Hamlin is not an incredible playmaker, but he is also not a liability in the secondary as many fans believe is the case.  He is a cerebral player who has done an admirable job of setting up the defensive coverages and forcing defenses to earn every yard they gain.  Sometimes it can be a good thing to not hear your free safety’s name called too much.  In a way, Hamlin is a bit of a sensei master in the secondary–leading the troops without overexerting himself.  We are only partially joking about that.

While Dallas could certainly benefit from a free safety who is a “true playmaker,” those players are few and far between.  Hamlin isn’t going to solely win the Cowboys football games, but he also won’t lose them.  He’s not an All-Pro sort of safety, but he’s also not one who should be released.

2009 Safety Pass Defense Efficiency

Run Defense:  A-

Let the ridicule begin.  An “A-” in tackling for Ken Hamlin?  Really?

You bet.  Hamlin missed just four tackles (8.0 percent) all season.  In comparison, Terence Newman led all cornerbacks by securing 91.5 percent of his tackles.  Thus, Hamlin was statistically the most consistent tackler in the secondary in 2009, despite playing a position that is arguably the hardest from which to make tackles.

Gerald Sensabaugh

Pass Defense:  C

Sensabaugh has the worst Dallas Cowboys Times Pass Defense Rating of all three safeties, but that is to be expected since he is targeted more frequently at strong safety.  Still, his 67.4 completion percentage against is much too high.

Like Hamlin, Sensabaugh did not make many big plays on the season, securing just one interception.  Unlike Hamlin, however, Sensy conceded a few easy scores.  He allowed five touchdowns (compared to just two for Hamlin), a stat which we do not even factor into our Pass Defense Rating.

Run Defense:  C+

2009 Safety Run Support Statistics

Sensabaugh’s missed tackle percentage of 15.6 percent was nearly twice that of Hamlin’s, despite generally playing closer to the line of scrimmage and thus obtaining more “easy tackle” situations.   He also secured just eight more tackles than Hamlin despite this difference in pre-snap alignment and playing more downs.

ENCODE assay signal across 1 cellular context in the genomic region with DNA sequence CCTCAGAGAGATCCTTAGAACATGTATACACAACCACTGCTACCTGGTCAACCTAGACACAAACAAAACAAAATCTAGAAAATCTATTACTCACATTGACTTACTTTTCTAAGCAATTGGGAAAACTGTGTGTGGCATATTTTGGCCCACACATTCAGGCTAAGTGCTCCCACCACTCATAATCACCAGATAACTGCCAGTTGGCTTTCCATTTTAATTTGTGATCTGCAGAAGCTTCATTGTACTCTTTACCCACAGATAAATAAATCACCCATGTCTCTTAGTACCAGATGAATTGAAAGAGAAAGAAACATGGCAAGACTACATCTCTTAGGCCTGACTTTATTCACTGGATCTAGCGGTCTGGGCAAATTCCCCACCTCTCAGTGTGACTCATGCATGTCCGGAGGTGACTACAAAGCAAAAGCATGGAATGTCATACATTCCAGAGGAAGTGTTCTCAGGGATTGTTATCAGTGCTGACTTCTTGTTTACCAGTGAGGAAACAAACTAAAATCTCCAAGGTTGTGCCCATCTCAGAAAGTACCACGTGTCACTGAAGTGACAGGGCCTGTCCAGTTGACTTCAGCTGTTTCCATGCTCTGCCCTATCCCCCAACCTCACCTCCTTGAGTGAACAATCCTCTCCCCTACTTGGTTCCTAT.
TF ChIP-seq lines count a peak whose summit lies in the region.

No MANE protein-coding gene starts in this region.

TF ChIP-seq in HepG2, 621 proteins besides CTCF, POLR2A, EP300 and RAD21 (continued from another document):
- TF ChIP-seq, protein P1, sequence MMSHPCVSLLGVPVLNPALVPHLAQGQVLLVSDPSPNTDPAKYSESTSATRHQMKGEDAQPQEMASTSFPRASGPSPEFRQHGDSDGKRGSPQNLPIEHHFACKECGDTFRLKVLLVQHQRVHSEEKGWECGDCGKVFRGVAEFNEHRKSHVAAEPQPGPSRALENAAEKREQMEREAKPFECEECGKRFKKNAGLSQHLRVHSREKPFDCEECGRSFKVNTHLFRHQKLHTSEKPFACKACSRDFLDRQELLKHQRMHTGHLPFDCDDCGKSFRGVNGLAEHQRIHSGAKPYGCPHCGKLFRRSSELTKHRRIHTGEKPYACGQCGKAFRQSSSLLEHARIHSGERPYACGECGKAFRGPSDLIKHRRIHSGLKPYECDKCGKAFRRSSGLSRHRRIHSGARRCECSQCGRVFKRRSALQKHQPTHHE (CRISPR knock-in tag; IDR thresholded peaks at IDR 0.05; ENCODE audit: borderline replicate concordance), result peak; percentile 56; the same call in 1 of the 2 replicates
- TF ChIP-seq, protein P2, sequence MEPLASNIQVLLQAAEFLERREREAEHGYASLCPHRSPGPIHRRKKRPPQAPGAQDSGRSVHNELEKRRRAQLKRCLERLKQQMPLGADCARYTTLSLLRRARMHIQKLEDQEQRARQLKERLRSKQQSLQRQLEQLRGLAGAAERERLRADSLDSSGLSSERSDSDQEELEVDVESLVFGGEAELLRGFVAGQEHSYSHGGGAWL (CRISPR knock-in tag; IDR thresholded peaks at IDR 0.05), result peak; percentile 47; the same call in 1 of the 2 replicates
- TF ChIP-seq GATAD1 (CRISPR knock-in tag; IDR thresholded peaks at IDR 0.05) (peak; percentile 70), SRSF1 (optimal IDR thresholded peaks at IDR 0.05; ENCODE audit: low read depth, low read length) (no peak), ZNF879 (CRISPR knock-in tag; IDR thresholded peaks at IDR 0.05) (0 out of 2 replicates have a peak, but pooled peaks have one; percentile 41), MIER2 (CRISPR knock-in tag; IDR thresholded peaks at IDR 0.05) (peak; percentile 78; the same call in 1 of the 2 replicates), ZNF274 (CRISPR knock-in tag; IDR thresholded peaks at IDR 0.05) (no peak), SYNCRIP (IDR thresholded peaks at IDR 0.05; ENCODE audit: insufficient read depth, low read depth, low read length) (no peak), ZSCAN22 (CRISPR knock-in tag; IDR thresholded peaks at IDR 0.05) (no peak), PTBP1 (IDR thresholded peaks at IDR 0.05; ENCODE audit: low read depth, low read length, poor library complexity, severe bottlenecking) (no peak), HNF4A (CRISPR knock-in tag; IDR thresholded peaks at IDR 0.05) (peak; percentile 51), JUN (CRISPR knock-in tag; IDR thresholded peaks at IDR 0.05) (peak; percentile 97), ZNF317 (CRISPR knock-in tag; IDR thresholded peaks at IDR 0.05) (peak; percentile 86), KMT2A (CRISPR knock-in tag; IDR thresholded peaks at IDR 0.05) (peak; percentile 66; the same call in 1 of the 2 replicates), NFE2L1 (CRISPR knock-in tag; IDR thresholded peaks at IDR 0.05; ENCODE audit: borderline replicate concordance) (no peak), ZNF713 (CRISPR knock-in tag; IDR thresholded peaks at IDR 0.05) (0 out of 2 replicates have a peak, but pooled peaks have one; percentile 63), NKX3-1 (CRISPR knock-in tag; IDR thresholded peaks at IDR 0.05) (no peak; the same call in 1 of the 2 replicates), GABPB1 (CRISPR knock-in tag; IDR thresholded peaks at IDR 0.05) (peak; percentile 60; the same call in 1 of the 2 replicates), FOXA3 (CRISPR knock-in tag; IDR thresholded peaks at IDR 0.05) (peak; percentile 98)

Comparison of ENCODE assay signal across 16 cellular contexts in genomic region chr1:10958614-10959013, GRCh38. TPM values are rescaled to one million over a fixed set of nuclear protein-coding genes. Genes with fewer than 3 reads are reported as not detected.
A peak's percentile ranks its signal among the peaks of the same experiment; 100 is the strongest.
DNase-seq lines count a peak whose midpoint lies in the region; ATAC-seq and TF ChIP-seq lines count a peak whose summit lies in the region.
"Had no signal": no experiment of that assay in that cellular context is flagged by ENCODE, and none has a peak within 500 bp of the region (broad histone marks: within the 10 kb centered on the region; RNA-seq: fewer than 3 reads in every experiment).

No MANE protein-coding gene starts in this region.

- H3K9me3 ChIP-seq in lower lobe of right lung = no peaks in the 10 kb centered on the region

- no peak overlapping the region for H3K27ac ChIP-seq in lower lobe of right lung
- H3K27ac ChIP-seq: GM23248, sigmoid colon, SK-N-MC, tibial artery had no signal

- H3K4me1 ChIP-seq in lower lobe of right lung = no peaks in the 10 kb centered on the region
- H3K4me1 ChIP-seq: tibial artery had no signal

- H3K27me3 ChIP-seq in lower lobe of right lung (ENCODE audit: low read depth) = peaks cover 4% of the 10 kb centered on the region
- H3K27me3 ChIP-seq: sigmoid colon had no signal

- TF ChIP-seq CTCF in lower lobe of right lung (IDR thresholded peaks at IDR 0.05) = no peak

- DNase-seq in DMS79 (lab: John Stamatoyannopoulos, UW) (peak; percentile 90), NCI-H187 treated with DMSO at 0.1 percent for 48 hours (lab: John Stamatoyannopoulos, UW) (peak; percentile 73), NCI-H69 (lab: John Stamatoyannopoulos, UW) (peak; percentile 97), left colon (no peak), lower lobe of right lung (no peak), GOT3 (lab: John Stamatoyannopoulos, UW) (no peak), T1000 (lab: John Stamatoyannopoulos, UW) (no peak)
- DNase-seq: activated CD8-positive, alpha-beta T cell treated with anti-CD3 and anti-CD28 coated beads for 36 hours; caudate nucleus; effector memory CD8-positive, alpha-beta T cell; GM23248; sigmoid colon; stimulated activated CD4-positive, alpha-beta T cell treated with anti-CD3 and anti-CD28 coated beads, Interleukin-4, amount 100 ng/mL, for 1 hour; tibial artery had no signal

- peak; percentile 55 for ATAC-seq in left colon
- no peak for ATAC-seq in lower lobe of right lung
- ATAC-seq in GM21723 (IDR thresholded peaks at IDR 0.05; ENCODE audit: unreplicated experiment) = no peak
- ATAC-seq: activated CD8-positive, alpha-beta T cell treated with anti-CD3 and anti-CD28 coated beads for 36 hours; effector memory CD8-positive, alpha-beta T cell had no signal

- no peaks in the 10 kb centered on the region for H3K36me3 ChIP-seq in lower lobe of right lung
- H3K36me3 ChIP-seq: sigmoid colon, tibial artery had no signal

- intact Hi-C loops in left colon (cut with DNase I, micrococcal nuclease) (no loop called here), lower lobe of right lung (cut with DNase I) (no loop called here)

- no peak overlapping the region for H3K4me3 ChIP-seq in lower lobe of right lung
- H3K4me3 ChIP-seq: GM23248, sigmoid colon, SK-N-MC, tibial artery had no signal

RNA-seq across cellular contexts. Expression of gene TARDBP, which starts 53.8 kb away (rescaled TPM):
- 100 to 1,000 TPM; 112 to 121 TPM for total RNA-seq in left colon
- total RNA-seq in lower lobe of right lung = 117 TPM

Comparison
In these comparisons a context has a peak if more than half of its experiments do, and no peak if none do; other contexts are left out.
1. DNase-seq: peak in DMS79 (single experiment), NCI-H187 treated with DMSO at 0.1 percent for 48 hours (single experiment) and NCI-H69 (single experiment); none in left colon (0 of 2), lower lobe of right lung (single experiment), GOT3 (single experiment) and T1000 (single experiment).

• Alan Ball

Pass Defense:  B

Ball registered a worse score on our Pass Defense Rating than Hamlin, so why are we giving him a better grade?  Well, Ball’s inexperience led team’s to target him frequently.  In fact, he was thrown at on 6.53 percent of all snaps, nearly three times the rate at which opposing quarterbacks tested Hamlin.

Despite this, Ball allowed the lowest completion percentage of any safety at just 45.0 percent.  He also led the safeties in yards-per-attempt against and passes defended percentage.  It is not a stretch at all to label Ball the closest thing Dallas has to a “ball-hawk” at the safety position.

Run Defense:  D

Ball struggled quite a bit against the run.  He missed nearly 1/4 of all tackles, a rate almost triple that of Hamlin.  His tackle-per-play average was also the worst among the three safeties.

Final Safety Rankings

1.  Ken Hamlin:  82.3 (B-)

2.  Alan Ball:  78.3 (C+)

3.  Gerald Sensabaugh:  75.7 (C)

The Cowboys’ safeties are obviously not future Hall-of-Famers.  We believe Hamlin is unfairly ridiculed due to his lack of takeaways (and we realize we are the only ones who view him as underrated), but he is no Ed Reed.

Should the Cowboys address the safety position early in the draft?  If the value is there, yes.  Perhaps Texas safety Earl Thomas will drop down to pick #27.

If the Cowboys do not see good value in the first round, however, there is no reason to panic.  There are a wealth of intriguing second round safety prospects that should present adequate value for Dallas in round two, such as Georgia Tech’s Morgan Burnett.

Further, we believe Hamlin is still a starting quality safety.  He is certainly not irreplaceable, but it is unlikely that a rookie free safety, outside of Thomas or Tennessee’s Eric Berry, could step into the starting role and immediately perform better than Hamlin.

Assuming the team passes on a safety in the first round, expect Hamlin and Sensabaugh to be the Cowboys’ opening day starters and to force more turnovers in 2010.

March 23, 2010 Posted by | --- "Grading the 'Boys", Film Study/Stats, Miscellaneous | , , , , , , , , , , , | 4 Comments